Does Hinduism Exist?

(a) Which evidence (what kind of evidence) could prove the existence of Hinduism?

(b) Idem. for the non-existence of Hinduism.

I think these issues are far too important to allow for their dissipation as debating points. If we could arrive at something approximating a consensus, we will have made a substantial headway. At the least, we can critically read the material on Hinduism with our answers to these questions.

I suggest we begin with (a). To start the ball rolling, I will mention some possible kinds of evidence and formulate my problems with each of these possibilities. Anyone who feels inclined is welcome to join the building of the list at any point in time and add or delete depending on the arguments.

1. Many (most, majority of the) Hindus believe in the existence of such an entity.

Problem: We have known any number of instances where people have entertained false beliefs. Also, the existence of some phenomenon does not require that people believe in its existence. The conjunction of these two makes the beliefs (at best) weak evidence for the existence claim.

2. The above argument does not apply to social reality. The existence of a social or cultural phenomenon requires that we believe in its existence. For instance, if none believed in untouchability, it would cease to exist.

Problem: one will have to show that the existence of Hinduism is something like untouchability and not, say, something like inflation or economic crises.

3. Many people from other times and places have registered the use of the word ‘Hinduism’ among Indians.

Problem: Apart from a similar objection to (1), there is a weightier matter. None could have registered such a use because it is an English word and of recent origin.

4. If not ‘Hinduism’, its equivalent has been registered.

Problem: one has to demonstrate the equivalence first.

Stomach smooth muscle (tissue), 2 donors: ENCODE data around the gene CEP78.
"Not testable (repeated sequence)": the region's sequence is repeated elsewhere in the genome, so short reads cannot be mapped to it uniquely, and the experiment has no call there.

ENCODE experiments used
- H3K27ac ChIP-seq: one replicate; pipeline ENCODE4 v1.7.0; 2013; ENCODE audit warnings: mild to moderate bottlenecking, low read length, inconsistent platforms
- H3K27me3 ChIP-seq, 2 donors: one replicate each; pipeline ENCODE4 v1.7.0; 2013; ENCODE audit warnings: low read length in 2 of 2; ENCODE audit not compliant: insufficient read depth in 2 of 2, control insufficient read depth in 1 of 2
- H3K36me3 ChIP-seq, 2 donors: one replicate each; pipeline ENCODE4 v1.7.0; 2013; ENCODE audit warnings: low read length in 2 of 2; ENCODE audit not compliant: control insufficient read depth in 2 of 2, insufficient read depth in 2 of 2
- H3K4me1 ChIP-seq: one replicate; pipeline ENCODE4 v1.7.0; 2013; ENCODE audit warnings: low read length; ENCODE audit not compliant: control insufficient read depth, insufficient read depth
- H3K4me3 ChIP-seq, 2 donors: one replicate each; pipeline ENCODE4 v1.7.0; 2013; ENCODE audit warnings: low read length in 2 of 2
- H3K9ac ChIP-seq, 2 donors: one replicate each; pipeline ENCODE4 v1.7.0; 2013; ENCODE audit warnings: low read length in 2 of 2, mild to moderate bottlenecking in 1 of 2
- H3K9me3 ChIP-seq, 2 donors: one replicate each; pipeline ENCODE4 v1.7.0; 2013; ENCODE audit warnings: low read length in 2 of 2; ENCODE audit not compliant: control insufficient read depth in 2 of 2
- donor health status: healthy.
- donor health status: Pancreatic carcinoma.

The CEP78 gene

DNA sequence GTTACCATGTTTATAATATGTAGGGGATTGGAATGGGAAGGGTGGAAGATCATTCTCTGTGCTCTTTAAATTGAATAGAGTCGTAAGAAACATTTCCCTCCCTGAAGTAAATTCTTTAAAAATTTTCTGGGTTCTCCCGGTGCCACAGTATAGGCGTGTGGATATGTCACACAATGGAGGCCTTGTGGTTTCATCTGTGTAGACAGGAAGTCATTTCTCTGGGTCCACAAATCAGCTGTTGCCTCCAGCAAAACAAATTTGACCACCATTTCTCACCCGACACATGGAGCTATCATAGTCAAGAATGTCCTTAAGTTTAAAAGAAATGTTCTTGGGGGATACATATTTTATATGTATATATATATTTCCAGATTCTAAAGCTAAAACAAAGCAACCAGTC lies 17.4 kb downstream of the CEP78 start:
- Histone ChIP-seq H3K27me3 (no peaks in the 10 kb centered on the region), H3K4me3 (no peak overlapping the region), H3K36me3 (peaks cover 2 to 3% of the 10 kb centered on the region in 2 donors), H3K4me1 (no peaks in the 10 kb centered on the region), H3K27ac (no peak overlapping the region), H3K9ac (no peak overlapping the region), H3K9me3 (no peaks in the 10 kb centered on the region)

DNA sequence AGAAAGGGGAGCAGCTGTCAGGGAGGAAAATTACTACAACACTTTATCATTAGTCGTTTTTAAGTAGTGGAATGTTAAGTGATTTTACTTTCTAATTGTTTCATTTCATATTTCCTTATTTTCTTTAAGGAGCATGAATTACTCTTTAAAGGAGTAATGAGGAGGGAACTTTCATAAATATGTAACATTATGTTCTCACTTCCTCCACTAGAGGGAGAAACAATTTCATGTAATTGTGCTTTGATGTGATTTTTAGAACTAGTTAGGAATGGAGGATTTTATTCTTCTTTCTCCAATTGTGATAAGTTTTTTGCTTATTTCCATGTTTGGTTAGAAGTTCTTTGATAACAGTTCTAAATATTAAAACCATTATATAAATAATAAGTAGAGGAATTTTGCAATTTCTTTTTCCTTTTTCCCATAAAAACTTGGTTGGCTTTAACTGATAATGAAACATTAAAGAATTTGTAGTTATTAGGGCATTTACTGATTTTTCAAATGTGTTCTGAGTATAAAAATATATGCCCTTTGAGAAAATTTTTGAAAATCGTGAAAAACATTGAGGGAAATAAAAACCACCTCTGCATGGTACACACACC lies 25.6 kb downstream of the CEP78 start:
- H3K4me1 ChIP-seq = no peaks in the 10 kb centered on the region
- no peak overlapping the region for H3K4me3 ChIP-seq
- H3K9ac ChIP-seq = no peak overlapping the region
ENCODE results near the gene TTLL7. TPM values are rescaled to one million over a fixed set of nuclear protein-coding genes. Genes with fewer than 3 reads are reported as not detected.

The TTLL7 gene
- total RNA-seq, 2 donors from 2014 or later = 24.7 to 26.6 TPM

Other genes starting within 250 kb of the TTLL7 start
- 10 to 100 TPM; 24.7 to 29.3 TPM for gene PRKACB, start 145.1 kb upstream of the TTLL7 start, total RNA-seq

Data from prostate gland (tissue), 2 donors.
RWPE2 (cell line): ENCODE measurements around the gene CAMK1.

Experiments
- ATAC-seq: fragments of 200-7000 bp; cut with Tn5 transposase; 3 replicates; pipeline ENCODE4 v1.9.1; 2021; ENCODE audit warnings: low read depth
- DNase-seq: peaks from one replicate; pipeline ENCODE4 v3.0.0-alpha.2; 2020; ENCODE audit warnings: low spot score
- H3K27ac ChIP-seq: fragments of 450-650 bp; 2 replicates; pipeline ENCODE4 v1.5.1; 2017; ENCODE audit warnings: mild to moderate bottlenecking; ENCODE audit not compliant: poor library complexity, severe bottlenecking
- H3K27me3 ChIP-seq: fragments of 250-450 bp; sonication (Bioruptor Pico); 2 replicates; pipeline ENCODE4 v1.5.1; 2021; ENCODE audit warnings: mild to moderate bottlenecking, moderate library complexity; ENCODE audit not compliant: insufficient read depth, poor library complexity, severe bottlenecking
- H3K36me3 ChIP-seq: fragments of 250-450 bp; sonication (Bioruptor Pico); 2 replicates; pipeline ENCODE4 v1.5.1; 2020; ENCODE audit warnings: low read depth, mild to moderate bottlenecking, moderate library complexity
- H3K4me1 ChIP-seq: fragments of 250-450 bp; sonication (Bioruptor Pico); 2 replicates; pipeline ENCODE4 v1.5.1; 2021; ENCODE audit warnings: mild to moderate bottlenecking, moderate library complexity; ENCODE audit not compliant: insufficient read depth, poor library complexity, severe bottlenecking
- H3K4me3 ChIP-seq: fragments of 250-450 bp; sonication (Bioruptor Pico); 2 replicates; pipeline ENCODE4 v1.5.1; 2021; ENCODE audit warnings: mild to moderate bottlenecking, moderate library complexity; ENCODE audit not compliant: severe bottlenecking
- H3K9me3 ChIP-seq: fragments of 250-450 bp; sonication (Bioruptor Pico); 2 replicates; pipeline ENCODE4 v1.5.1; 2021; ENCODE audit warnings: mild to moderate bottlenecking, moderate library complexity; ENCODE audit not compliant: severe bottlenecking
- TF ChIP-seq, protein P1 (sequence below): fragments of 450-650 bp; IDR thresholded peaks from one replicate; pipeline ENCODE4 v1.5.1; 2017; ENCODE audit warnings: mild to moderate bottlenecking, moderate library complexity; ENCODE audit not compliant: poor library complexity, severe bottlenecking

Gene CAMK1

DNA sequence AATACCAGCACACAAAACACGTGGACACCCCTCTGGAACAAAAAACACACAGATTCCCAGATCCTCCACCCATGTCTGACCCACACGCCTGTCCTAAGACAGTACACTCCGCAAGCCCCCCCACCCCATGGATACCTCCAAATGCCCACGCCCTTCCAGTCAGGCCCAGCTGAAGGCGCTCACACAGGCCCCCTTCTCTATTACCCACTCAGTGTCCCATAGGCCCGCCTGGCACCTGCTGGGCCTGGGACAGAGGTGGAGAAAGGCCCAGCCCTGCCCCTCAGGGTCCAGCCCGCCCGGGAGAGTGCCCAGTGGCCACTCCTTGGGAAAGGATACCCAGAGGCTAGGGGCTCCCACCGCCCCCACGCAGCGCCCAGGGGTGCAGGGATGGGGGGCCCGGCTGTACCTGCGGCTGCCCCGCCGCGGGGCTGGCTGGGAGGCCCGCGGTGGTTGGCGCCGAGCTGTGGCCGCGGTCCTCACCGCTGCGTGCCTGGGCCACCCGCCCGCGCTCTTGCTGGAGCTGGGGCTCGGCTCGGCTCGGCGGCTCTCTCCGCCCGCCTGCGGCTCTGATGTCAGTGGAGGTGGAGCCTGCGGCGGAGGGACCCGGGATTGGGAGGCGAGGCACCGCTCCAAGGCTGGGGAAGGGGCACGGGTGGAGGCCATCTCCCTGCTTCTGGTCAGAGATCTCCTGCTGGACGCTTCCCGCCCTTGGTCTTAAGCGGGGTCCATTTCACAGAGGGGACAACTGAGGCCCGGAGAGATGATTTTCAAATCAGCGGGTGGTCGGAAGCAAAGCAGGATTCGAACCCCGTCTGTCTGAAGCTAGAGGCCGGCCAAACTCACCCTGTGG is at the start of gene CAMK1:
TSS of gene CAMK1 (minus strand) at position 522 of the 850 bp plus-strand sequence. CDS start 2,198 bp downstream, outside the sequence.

5. ‘Hindu’ (Yin Du for instance) is used by the Indians from a very early period.

Problem: It is not clear whether the word refers to a people, a region or something else. However, using the word ‘Hindu’ is not sufficient: one must derive this word from ‘Hinduism’. That is, the usage must say that one is a Hindu because one belongs to Hinduism. Only then will the use become evidence. Then problems (1), (3) and (4) return with a vengeance.

6. People have been studying it, talking about it.

Problem: So did people talk about witches, their alleged intercourse with the Devil and Phlogiston. This is a variant of problem (1).

7. It unifies the Indian culture (or at least some part of it).

Problem: while that could be the case, what evidence is there to accept that Hinduism is responsible for it? This answer presupposes as true what it tries to prove.

8. Most of us can make a list of things we intuitively associate with the phenomenon of Hinduism.

Problem: what happens when intuitions conflict? The first problem also recurs.

9. Both we, our grandmothers and, say, Shankaracharya would agree with a minimal list.

Problem: this shows that there is ‘something’ we all agree upon. How does this provide evidence for Hinduism? Problems (8) and (1) recur.

10. There are university courses, PhD programs and writers of repute writing on it.

Problem: Similar things can be said of proof for the existence of God, parapsychology, and creationism.

11. American Hindus passionately believe in Hinduism.

Problem: This could be traced to the impact of the Semitic religions on the American culture and the impact of the latter upon the Indians in America.

12. Hindutva would not be possible without Hinduism.

Problem: Presupposes as true what requires proving. The burden of proof is the other way: one has to show that Hindutva comes into being because of Hinduism.

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